The afternoon discussion on the second day of the 2011 Kernel Summit
covered a wide range of topics, including shared libraries, failure
handling, the media controller, the kernel build and configuration
subsystem, and the future of the event itself.
Writing sane shared libraries
Lennart Poettering and Kay Sievers, it seems, have grown tired of dealing
with the mess that results from kernel developers trying to write low-level
user-space libraries. So they proposed and ran a session intended to
convey some best practices. For the most part, their suggestions were
- "Use automake, always." Nobody wants to deal with the details of
writing makefiles. Automake is ugly, but the ugliness can be ignored; like
democracy, it is messy but it is still the best system we have.
Nobody, they said, wants to see a kernel developer's makefile
creativity. There is a bit of a learning curve, but, it was
suggested, it should be well within the capabilities of somebody who
has mastered kernel programming.
- Licensing: they recommended using LGPLv2 with the "or any later
version" clause. This drew some complaints from developers who
thought they were being told which license to use for their code. It
is really just a matter of compatibility with other code, though; a
GPLv2-only (or LGPLv2-only) library doesn't mix with many other licenses, so
distributors may have a hard time shipping it.
- Never have any global state. Code should also be thread aware, "but
not thread-safe." Thread-level locking can create problems at
fork() time, it is best avoided, especially in low-level
libraries. GCC constructors should be avoided for the same reason.
- Files should be opened with O_CLOEXEC, always. There is no telling
when another thread might do something and carry off a library's file
descriptors with it.
- Basic namespace hygiene: no exporting variables to applications, use
prefixes on all names, and use versioned symbols for all drop-in
library use. It is also best to use naming conventions that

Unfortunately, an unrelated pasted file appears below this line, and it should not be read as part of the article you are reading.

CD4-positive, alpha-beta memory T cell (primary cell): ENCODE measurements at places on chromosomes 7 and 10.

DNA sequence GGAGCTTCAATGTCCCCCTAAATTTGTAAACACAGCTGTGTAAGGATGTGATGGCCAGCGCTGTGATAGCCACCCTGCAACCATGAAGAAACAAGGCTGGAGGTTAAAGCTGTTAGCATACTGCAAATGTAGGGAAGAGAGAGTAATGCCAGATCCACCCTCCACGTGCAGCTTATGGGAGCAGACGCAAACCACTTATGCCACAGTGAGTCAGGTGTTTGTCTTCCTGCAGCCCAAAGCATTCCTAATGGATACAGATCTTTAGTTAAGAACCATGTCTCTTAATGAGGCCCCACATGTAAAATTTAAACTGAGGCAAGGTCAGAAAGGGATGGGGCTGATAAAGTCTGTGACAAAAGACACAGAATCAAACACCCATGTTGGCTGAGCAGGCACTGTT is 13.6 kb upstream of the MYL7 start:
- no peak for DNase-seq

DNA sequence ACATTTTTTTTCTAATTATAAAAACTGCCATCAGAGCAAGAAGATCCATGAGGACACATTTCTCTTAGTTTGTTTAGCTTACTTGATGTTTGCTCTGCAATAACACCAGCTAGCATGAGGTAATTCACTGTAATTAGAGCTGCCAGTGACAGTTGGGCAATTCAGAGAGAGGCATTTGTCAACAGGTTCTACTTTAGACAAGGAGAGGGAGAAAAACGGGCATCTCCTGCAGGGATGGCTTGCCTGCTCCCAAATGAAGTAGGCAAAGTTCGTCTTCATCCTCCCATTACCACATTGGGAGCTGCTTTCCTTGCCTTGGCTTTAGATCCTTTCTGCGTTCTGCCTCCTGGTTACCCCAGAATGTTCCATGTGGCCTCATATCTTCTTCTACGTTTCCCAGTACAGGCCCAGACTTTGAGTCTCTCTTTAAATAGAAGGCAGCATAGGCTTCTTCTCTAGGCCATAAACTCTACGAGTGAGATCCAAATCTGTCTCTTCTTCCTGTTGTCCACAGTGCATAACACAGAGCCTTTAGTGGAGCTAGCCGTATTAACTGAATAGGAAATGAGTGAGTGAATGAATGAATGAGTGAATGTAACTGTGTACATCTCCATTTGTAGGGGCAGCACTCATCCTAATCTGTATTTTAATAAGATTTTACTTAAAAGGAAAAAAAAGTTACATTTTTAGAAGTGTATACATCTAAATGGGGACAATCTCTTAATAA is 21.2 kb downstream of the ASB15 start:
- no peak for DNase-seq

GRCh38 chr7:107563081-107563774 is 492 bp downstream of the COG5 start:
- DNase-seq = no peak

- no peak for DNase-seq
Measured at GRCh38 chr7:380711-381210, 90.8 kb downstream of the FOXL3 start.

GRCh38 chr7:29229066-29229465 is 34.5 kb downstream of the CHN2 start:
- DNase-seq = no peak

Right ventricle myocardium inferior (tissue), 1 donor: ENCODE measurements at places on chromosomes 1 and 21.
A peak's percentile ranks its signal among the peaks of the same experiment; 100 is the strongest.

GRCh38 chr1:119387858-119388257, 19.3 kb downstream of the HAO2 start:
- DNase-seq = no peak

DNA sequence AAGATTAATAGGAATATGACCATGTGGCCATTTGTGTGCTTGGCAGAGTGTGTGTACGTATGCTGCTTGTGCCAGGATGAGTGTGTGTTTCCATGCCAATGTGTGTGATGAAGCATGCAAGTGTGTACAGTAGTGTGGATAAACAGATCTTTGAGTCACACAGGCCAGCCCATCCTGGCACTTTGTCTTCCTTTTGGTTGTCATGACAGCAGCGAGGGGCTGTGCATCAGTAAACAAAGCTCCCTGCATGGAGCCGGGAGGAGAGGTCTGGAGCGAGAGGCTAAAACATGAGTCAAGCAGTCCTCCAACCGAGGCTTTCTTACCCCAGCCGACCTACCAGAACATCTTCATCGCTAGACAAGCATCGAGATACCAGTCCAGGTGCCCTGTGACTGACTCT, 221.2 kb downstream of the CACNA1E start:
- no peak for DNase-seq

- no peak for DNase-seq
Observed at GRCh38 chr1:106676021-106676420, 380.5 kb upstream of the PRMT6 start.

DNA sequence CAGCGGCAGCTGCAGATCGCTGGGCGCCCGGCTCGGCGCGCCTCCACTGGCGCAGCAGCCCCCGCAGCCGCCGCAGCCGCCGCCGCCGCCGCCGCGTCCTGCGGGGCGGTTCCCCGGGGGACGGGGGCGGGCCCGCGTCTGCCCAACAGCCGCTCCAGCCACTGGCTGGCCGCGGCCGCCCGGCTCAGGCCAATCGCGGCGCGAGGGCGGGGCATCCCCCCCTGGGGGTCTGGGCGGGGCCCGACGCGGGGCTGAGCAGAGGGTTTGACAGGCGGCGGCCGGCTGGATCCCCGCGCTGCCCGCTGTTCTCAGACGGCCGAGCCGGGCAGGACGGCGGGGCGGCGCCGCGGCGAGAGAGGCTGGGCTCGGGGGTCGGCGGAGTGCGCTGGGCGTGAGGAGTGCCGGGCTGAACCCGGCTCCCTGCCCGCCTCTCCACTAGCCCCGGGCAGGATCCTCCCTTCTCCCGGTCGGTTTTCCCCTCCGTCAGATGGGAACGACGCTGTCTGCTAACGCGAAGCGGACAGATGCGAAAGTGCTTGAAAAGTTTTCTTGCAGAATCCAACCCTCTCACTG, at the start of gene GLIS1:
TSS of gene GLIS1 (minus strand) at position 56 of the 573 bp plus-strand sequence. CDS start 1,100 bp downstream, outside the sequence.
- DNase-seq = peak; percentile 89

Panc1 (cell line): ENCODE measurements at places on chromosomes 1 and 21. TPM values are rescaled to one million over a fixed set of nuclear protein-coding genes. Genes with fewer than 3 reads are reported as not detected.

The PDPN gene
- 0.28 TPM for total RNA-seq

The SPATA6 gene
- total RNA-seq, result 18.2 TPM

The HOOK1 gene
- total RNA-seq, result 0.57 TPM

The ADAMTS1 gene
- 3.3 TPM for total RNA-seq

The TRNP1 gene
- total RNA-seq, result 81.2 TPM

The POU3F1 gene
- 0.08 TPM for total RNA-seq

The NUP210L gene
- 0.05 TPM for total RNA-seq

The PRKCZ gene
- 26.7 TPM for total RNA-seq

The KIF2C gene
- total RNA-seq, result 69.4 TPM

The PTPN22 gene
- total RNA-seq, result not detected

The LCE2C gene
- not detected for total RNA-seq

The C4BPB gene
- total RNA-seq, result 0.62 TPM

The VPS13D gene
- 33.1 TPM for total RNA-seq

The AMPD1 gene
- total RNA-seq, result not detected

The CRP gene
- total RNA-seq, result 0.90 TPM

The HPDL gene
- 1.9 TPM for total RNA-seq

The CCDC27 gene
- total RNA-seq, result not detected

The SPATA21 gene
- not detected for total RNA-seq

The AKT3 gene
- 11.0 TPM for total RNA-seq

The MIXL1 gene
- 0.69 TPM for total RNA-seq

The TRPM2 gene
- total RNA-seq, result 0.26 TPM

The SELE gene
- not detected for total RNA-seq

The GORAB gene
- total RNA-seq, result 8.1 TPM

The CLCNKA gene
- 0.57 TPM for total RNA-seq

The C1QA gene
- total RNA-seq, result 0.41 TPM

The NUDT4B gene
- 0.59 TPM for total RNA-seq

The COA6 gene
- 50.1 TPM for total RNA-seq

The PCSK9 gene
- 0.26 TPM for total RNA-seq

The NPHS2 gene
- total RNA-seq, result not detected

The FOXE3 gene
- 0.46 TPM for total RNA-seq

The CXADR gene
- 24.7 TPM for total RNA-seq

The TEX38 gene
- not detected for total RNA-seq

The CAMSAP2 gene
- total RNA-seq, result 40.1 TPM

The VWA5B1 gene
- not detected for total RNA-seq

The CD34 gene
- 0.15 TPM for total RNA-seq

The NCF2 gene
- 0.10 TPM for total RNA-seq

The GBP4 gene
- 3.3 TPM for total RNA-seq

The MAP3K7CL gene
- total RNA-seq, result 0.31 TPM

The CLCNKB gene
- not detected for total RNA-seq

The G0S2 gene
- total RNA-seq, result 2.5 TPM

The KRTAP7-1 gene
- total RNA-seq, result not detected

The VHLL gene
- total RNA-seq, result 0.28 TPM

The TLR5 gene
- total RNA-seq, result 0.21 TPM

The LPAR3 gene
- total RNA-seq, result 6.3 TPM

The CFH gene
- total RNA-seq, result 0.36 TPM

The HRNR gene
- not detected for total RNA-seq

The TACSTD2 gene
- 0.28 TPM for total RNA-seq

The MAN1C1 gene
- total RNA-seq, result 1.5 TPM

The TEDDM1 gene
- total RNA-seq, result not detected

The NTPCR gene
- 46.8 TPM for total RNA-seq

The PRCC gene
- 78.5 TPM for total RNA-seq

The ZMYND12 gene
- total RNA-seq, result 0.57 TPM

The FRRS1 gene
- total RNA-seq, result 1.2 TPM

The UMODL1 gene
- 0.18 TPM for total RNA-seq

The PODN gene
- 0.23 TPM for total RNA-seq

application developers will expect.
- No structure definitions in header files; they will only cause trouble
when the ABI evolves in the future.
Kay and Lennart had more suggestions, but their time ran out. They have
developed a skeleton
shared library that they intend to post for developers to work from when
creating these libraries in the future.
Roland Dreier ran a session on failure handling; his core point was that
error paths in the kernel tend to be buggy, and those bugs are a problem:
things that should be a recoverable error turn into a system crash
instead. But, since error paths tend to get a lot less testing, we end up
shipping a lot of those bugs. He noted that he lacked any sort of
silver-bullet fix for the problem; his hope was that the group would fill
that in during the talk.
Roland's examples were mostly in the filesystem and storage area. He noted
that unplugging a block device can still bring the system down. The
interfaces in that area, he said, approach a score of -10 on the famous
Rusty Scale: they are nearly impossible to get right. A number of
filesystems also run into all kinds of problems if memory allocations
fail. It would be nice to do a better job there, he said.
Work is being done in that area. Dave Chinner noted that xfs is slowly
getting a full transaction rollback mechanism into place; once that
happens, it will be possible to return ENOMEM to user space for almost any
operation that fails with memory allocation errors. Whether that is a good
thing is another question: applications tend not to be on the lookout for
that kind of failure, so better out-of-memory handling in the filesystems
could turn up a lot of strange bugs in user space. Ted Ts'o said that he
is more than open to patches improving allocation failure handling in ext4,
but, in practice, those bugs tend not to bite users. What happens instead
is that the out-of-memory killer starts killing processes before
allocations start to fail within the filesystem.
Andrew Morton reminded the room that the kernel does have a nice fault
injection facility that works well for the testing of error paths. But, he
said, nobody bothers to use it. Meanwhile, in the real world, people are
not hitting bugs related to memory allocation failures.
Alan Cox asserted that the design of the block layer is wrong, that it
destroys data structures too soon when a device is removed. In fact, the
layer was designed to do the right thing: it tries to keep the relevant
structures around until there are no more users of them. The problem is
that all the reference counting logic was added late in the game -
pluggable devices were not an issue when a lot of that code was written -
and the job has not been done completely or well. There will be a fair
amount of work required to fix things properly; after some talk, it was
agreed that the design of an improved block subsystem could be handled over
Mauro Carvalho Chehab talked for a bit about the media controller subsystem. His main point
was that, while Video4Linux2 is the first user of the media controller, the